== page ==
The amount schools are spending on supply teachers rose by 27 per cent in two years, analysis of government statistics has revealed.
According to school spending data, the total amount spent by schools on supply staff rose from £1.07bn in 2012/13 to £1.29bn in 2013/14, an increase of more than £276m.
The Labour Party has claimed that the data, coupled with earlier revelations that 50,000 teachers had left the profession this year alone, shows that the government is “risking the education of the next generation”.
School spending data, recently updated by the government to show a further rise in supply teacher spending among council-maintained schools from £941m in 2013/14 to £950m in 2014/15, also shows the amount spent by academies more than doubled from £176m in 2012/13 to £354m in 2013/14.
It also showed academies’ average annual supply teacher spend had risen by 42 per cent from £65,000 in 2012/13 to £92,500 in 2013/14. The average spent by LA-maintained schools rose by 21 per cent in the same period, from £48,800 to £59,000.
Shadow education secretary Lucy Powell (pictured) accused ministers of “mishandling” teacher training, putting off applicants and “constantly” talking down the profession, causing “thousands of teachers” to quit.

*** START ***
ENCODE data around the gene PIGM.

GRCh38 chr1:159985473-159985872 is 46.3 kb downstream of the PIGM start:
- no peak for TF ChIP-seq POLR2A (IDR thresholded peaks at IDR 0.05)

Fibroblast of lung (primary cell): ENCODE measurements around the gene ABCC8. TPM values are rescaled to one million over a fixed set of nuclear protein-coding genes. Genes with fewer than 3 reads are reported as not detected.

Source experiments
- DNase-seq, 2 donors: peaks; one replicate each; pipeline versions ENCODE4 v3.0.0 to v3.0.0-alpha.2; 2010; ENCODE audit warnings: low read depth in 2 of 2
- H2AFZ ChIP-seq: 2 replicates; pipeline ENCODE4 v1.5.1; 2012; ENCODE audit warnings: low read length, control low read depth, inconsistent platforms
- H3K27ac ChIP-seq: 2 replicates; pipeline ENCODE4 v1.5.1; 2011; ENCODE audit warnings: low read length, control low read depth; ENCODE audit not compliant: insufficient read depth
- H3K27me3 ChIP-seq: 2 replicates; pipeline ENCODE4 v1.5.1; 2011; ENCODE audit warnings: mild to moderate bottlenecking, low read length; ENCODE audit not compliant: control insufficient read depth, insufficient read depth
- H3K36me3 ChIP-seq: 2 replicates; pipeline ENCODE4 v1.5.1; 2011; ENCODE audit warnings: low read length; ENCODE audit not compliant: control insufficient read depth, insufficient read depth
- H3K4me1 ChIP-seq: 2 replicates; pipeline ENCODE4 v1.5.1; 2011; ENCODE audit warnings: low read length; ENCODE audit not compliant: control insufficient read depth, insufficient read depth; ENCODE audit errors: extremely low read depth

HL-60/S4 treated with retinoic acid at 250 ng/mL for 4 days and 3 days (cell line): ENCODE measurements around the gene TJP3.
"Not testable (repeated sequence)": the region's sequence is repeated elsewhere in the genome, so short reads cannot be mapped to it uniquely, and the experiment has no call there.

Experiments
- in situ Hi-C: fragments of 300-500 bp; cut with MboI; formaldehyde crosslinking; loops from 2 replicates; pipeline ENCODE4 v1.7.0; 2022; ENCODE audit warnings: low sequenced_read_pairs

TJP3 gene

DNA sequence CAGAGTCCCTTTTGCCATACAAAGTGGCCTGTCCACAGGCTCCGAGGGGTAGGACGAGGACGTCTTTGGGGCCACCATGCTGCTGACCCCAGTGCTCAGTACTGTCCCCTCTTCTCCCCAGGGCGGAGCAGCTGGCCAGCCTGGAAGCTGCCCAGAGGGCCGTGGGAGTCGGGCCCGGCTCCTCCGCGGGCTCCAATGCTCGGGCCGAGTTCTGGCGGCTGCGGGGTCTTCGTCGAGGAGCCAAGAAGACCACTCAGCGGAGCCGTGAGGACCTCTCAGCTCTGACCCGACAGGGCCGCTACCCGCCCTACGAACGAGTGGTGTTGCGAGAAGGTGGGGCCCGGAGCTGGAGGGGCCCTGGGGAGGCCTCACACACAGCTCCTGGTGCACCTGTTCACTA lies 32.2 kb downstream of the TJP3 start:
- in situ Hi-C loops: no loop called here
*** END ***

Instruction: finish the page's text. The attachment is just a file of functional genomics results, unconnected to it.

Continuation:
She said: “As a result, half of all schools had unfilled positions at the start of this year and are being forced to turn to unqualified staff, temporary supply teachers, non-specialists, and larger class sizes to try to plug the gaps.
“Nothing is more important for raising standards and improving social mobility than ensuring there are excellent teachers in every school. The government urgently needs to get a grip on this problem, which is affecting the education of our children, and start to take it seriously.”
It comes after a survey by the National Association of Headteachers revealed four in five school leaders had reported problems with recruitment, and after union bosses warned MPs that schools were spending tens of thousands of pounds on agency fees to recruit staff.
Russell Hobby, NAHT’s general secretary, said the supply teacher spend data highlighted the “difficulties” faced by school leaders in recruiting and retaining teachers.
He said: “Supply teachers play a crucial role in addressing short-term gaps in teacher numbers, but an increasing number of school leaders are having to rely on them more frequently, and for longer periods than in the past. These figures show an underlying problem in recruitment and retention that the government needs to address.”
A Department for Education spokesperson said it was “completely misleading” to suggest there was a chronic shortage of teachers, adding: “our increased spending on supply teachers simply reflects our increased total spending in response to rising pupil numbers.
“The overall teacher vacancy rate is 0.3 per cent and has remained under 1 per cent for the past 15 years. The 49,120 that left the profession between November 2013 and November 2014 includes those that left through death or retirement.”